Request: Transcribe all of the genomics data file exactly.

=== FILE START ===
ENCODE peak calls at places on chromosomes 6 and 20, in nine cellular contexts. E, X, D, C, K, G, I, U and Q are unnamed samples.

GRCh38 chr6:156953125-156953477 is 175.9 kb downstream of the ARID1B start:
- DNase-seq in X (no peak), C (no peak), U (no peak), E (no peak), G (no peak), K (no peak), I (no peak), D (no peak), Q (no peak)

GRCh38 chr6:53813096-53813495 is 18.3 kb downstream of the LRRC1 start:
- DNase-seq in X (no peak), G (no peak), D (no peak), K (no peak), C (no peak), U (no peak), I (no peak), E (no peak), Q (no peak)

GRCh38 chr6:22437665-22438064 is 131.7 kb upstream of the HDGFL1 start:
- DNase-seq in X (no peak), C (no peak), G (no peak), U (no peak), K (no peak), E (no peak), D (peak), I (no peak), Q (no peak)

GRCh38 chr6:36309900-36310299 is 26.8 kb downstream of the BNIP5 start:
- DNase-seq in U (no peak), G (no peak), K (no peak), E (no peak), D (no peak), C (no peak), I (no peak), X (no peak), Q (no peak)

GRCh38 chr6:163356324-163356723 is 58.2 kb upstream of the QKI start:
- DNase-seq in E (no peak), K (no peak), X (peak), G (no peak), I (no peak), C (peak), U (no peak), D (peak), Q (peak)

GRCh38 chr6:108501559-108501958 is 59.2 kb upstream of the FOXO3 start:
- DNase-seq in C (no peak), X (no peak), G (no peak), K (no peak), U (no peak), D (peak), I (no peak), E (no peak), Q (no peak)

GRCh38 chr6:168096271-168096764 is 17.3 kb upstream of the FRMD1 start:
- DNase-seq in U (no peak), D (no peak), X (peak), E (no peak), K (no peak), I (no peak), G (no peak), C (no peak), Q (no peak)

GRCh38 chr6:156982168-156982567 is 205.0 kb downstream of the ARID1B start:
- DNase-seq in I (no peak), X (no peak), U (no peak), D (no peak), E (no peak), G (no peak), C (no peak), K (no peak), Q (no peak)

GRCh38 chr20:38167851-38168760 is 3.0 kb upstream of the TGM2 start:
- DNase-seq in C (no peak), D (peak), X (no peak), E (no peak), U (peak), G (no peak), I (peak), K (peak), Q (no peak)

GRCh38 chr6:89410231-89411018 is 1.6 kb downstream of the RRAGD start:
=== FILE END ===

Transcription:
ENCODE peak calls at places on chromosomes 6 and 20, in nine cellular contexts. E, X, D, C, K, G, I, U and Q are unnamed samples.

GRCh38 chr6:156953125-156953477 is 175.9 kb downstream of the ARID1B start:
- DNase-seq in X (no peak), C (no peak), U (no peak), E (no peak), G (no peak), K (no peak), I (no peak), D (no peak), Q (no peak)

GRCh38 chr6:53813096-53813495 is 18.3 kb downstream of the LRRC1 start:
- DNase-seq in X (no peak), G (no peak), D (no peak), K (no peak), C (no peak), U (no peak), I (no peak), E (no peak), Q (no peak)

GRCh38 chr6:22437665-22438064 is 131.7 kb upstream of the HDGFL1 start:
- DNase-seq in X (no peak), C (no peak), G (no peak), U (no peak), K (no peak), E (no peak), D (peak), I (no peak), Q (no peak)

GRCh38 chr6:36309900-36310299 is 26.8 kb downstream of the BNIP5 start:
- DNase-seq in U (no peak), G (no peak), K (no peak), E (no peak), D (no peak), C (no peak), I (no peak), X (no peak), Q (no peak)

GRCh38 chr6:163356324-163356723 is 58.2 kb upstream of the QKI start:
- DNase-seq in E (no peak), K (no peak), X (peak), G (no peak), I (no peak), C (peak), U (no peak), D (peak), Q (peak)

GRCh38 chr6:108501559-108501958 is 59.2 kb upstream of the FOXO3 start:
- DNase-seq in C (no peak), X (no peak), G (no peak), K (no peak), U (no peak), D (peak), I (no peak), E (no peak), Q (no peak)

GRCh38 chr6:168096271-168096764 is 17.3 kb upstream of the FRMD1 start:
- DNase-seq in U (no peak), D (no peak), X (peak), E (no peak), K (no peak), I (no peak), G (no peak), C (no peak), Q (no peak)

GRCh38 chr6:156982168-156982567 is 205.0 kb downstream of the ARID1B start:
- DNase-seq in I (no peak), X (no peak), U (no peak), D (no peak), E (no peak), G (no peak), C (no peak), K (no peak), Q (no peak)

GRCh38 chr20:38167851-38168760 is 3.0 kb upstream of the TGM2 start:
- DNase-seq in C (no peak), D (peak), X (no peak), E (no peak), U (peak), G (no peak), I (peak), K (peak), Q (no peak)

GRCh38 chr6:89410231-89411018 is 1.6 kb downstream of the RRAGD start: